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Old Wicked Songs

New Jewish Theater, 2016

Joe and Ann Pollack – St. Louis Eats and Drinks

It's Vienna and it's 1986. Both the place and the time are relevant to Old Wicked Songs, New Jewish Theatre's current production. In a comfortable studio at a university, we meet Professor Mashkan, Jerry Vogel. A large grand piano is the centerpiece of the room, which is lined with bookcases. There's a knock at the door. Mashkan answers it, speaking German. It's a student he wasn't expecting for another two days. It's simple German - even I, who never studied any languages, could understand it - and the transition into speaking English is handled easily, nearly unnoticeably.

The student, Stephen Hoffman, played by Will Bonfiglio, is a pianist who's come to Vienna to learn how to be a good accompanist, but before his advisor will start him on his full course of study, Hoffman must study with Professor Mashkan - who teaches singing. The student must understand what the vocalist is doing before delving any deeper into the course of study.

This requirement has met with considerable indignation from the student. Considerable, in fact, may not be an adequate description. But it's inescapable and they begin work on Robert Schumann's "Dichterliebe" song cycle, which uses the poem of Heinrich Heine. You don't have to be a classical music buff to enjoy this - Schumann is a Romantic composer, so this is music that's easy for those unfamiliar with the oeuvre to relax and enjoy.

Jerry Vogel absolutely owns Mashkan. It seems as easy as breathing for him to inhabit the elderly teacher/musician who's shrugging off the upcoming election of Kurt Waldheim. Waldheim, of course was the former UN Secretary-General running for president of Austria. The allegations of Waldheim's lying about service in the Wermacht have recently erupted in the news, but Mashkan seems unperturbed; there are, after all, other things to be attended to, like the lessons. Jon Marans' script has a number of zingers and most of them belong to Mashkan, and Vogel fires them like a sneak attack with water pistols that - splat! - leaves the astonished victim dripping.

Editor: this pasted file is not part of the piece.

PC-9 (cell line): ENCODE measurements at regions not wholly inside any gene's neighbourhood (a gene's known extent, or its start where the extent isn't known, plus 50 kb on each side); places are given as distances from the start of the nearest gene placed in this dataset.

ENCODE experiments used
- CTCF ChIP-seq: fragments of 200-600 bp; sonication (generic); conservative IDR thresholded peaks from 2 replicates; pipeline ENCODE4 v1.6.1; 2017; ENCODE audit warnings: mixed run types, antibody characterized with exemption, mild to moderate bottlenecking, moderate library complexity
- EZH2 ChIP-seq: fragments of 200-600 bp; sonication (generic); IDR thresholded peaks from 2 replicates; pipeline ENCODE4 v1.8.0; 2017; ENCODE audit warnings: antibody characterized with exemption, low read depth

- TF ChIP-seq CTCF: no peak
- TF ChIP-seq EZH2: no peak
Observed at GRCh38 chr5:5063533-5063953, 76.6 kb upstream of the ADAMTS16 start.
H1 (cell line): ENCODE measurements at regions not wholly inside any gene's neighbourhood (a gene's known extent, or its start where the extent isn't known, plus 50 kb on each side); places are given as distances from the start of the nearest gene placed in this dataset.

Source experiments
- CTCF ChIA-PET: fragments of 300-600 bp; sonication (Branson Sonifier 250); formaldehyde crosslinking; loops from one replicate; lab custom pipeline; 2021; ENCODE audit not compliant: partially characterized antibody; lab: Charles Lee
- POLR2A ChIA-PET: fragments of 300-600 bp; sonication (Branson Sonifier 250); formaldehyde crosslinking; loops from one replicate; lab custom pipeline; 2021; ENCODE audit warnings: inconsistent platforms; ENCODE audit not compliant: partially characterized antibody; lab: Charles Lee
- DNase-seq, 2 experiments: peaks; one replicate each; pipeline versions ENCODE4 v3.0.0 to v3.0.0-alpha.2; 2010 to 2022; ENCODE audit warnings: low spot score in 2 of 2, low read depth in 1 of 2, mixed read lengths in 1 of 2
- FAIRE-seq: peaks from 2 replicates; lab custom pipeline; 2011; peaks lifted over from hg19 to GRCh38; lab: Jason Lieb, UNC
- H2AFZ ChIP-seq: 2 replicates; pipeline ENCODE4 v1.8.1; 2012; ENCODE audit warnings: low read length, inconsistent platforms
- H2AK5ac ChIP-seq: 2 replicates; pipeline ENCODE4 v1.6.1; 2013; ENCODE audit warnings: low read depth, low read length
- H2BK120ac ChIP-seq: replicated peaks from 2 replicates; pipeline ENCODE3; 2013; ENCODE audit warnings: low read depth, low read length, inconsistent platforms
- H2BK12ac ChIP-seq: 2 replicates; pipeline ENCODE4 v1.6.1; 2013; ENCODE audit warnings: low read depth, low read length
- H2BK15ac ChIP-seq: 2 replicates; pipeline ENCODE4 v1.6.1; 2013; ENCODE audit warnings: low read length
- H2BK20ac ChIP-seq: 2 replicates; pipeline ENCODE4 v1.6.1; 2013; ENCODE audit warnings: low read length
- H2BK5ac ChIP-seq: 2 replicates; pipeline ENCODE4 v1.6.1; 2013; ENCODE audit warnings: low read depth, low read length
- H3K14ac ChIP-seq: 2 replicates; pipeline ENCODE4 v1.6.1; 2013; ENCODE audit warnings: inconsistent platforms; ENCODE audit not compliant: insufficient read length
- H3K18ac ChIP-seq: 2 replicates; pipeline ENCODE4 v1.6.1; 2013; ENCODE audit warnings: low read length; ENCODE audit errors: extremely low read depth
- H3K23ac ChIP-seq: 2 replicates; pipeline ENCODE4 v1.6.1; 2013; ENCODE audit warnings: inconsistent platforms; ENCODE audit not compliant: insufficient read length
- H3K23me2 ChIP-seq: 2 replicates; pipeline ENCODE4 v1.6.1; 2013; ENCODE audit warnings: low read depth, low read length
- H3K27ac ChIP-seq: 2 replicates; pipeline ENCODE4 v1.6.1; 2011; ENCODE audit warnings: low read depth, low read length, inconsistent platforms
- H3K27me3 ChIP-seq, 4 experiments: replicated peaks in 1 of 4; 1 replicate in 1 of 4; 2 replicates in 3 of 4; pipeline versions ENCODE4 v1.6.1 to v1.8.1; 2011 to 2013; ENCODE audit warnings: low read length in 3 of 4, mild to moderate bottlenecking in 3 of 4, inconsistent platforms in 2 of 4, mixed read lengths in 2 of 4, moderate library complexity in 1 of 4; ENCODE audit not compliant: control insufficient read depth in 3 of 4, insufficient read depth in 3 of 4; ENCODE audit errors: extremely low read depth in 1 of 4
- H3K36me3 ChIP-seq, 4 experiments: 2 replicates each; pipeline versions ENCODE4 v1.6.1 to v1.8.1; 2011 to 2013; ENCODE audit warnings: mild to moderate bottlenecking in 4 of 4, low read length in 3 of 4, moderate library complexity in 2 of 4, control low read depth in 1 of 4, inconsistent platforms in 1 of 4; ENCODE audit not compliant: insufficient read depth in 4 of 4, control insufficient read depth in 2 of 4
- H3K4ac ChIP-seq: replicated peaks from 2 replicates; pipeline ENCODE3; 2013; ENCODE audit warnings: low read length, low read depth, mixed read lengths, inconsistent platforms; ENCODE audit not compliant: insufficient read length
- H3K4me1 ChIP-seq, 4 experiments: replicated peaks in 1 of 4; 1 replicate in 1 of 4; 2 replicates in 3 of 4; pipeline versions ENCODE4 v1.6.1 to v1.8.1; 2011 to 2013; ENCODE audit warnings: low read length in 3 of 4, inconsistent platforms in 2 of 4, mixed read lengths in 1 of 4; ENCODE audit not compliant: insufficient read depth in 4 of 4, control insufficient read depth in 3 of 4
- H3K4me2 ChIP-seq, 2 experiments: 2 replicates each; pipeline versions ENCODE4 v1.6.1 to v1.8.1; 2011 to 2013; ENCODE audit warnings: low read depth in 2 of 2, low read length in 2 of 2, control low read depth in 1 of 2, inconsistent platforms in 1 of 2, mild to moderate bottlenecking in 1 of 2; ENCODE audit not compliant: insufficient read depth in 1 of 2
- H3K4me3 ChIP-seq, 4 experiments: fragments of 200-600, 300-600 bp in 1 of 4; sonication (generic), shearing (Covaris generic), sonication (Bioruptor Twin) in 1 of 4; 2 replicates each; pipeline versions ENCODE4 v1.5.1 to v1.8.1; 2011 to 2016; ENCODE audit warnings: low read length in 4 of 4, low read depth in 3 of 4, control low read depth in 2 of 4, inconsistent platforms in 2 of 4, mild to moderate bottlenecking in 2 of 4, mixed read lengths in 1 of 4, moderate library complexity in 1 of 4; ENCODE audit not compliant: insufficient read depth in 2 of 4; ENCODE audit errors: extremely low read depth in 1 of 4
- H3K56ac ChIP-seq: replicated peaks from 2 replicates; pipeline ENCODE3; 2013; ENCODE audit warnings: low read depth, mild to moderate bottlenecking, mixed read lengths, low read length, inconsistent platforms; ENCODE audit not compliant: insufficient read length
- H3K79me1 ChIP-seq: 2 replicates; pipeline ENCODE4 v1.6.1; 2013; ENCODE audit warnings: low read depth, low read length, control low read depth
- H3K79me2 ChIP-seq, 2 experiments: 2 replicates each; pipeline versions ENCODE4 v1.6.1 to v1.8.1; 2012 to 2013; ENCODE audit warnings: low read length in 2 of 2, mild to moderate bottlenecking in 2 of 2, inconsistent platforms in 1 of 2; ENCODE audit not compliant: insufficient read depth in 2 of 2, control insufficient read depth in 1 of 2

Will Bonfiglio's Hoffman wears his petulance like the lapel rosette of the Legion of Honor. His ability to draw up his mouth in prune-like disapproval would do justice to anyone's busybody neighbor. Watch how his body language evolves throughout the play as he (and his wardrobe) relaxes. Great fun.

Despite the fun, mostly in the first act, this is actually a serious play. Austria, of course, was not just the home of Waldheim. Hoffman goes off to visit Munich and Dachau, and things get deep after that. The basic theme of the play comes from the music and the lyrics - the combination of joy and sadness makes each stronger. That's what Mashkan is trying to teach the young one, for use in his personal as well as his professional life. The Dachau visit has triggered a great deal in each of them.

Somebody near me muttered - not at the play, fortunately, - "Can't they just forget about it and move on?" It doesn't seem to be in human nature to Forget. We cannot forget slavery and its residual more than a century and a half after the end of the American Civil War. To forget the Holocaust while it is still within living memory is impossible. This kind of thing leaves a residual for centuries - viz, Northern Ireland and/or the Middle East. It has to be processed to be managed, and that's what these discussions are a part of. It's not about forgetting. It's about understanding.

Serious credit to director Tim Ocel for a nicely balanced piece of work that manages to balance joy and sadness. Scenic designer and artist Dunsi Dai made the wonderful studio, the sort of set where it's easy to fantasize about living there oneself. And then there's the music. Jeffrey Richard Carter is credited as the music director, and they're using a Yamaha Disklavier which makes it possible to play, record that playing and play it back at will. Good stuff for theater use, and very effective here.

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